- Todos > Medicine Information and Evidence for Policy > Monitoring and Evaluation
- Todos > Medicine Access and Rational Use > Supply Management
(2012; 19 pages)
This chapter describes methods for developing effective storage facilities, a process in which supply system managers play a key role.
Storage facilities are of three basic types -
- Mechanized warehouses rely on the use of mechanical handling equipment. They are appropriate where most goods are stored in bulk on pallets.
- Manual warehouses are appropriate where goods are stored in smaller quantities, mostly on shelves.
- Storerooms are fitted with shelves, refrigerators, and a secure cupboard or safe. Every facility needs a location where medicines and medical supplies can be stored safely.
Satisfactory storage accommodation may be obtained by reorganization or renovation of an existing facility, lease or purchase of a commercial warehouse, or putting in a new building. A new building may involve ground-up construction or the erection of a prefabricated building that is purchased and assembled on the preferred site. Most of the chapter focuses on managing traditional construction.
There are six stages in the procurement and construction process -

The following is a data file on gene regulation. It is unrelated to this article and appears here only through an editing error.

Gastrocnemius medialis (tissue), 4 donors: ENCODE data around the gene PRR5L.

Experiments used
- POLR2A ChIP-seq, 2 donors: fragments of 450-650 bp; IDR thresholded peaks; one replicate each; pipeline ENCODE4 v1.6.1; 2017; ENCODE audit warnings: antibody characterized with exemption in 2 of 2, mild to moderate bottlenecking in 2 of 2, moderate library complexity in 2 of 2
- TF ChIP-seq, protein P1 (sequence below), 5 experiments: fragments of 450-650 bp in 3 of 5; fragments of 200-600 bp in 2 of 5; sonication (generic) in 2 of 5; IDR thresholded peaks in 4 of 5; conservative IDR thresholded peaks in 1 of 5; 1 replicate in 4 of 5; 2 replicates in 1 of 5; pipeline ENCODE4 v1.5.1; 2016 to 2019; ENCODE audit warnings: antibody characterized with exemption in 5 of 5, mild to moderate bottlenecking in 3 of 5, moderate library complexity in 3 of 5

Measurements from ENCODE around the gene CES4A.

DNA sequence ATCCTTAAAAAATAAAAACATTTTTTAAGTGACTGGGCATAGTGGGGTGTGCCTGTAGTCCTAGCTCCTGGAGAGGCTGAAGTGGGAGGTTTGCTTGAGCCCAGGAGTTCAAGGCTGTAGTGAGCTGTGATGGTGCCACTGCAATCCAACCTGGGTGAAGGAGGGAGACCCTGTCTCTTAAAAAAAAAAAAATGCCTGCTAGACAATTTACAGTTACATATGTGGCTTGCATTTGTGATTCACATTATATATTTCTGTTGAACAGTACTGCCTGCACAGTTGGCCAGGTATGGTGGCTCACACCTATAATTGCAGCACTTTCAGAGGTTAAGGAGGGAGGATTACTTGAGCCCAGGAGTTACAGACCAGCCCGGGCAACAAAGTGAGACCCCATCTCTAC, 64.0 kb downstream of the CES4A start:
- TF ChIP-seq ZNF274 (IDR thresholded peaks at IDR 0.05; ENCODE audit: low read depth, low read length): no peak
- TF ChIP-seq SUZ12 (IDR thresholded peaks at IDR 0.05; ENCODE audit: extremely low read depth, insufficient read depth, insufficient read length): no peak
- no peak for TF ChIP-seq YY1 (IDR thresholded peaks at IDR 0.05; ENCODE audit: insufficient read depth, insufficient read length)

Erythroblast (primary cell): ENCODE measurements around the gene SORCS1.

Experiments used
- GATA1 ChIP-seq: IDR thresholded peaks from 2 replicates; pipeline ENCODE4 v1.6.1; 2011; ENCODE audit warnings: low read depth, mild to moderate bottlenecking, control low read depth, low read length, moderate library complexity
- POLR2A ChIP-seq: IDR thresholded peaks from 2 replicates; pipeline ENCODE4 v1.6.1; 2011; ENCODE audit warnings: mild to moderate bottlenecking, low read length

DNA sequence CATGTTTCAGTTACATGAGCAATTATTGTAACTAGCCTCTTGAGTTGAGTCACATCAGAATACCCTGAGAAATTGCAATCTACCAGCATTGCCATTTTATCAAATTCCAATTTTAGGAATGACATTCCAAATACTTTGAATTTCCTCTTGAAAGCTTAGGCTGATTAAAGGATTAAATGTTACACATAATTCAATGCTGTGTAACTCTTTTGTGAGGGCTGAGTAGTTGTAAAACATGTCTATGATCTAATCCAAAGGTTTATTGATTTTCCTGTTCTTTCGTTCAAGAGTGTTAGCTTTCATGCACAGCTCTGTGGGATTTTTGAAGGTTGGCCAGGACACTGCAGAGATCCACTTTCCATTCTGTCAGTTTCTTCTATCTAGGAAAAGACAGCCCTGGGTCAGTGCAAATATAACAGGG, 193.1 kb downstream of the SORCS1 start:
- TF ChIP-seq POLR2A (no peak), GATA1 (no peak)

- Inception: conducting a needs assessment; setting up a project team; appointing consultants
- Feasibility: carrying out a feasibility study; obtaining a budget allocation
- Site selection and acquisition: selecting a site or building; obtaining the site or building
- Design: preparing a detailed design brief; selecting storage methods and choosing materials-handling equipment; planning space; designing the building
- Tender and project planning: selecting a procurement method; drawing up a contract; conducting the tender process; planning the project
- Construction and commissioning: managing the construction contract; commissioning the facility
Following procurement and construction, building and equipment maintenance adds an ongoing stage to the process.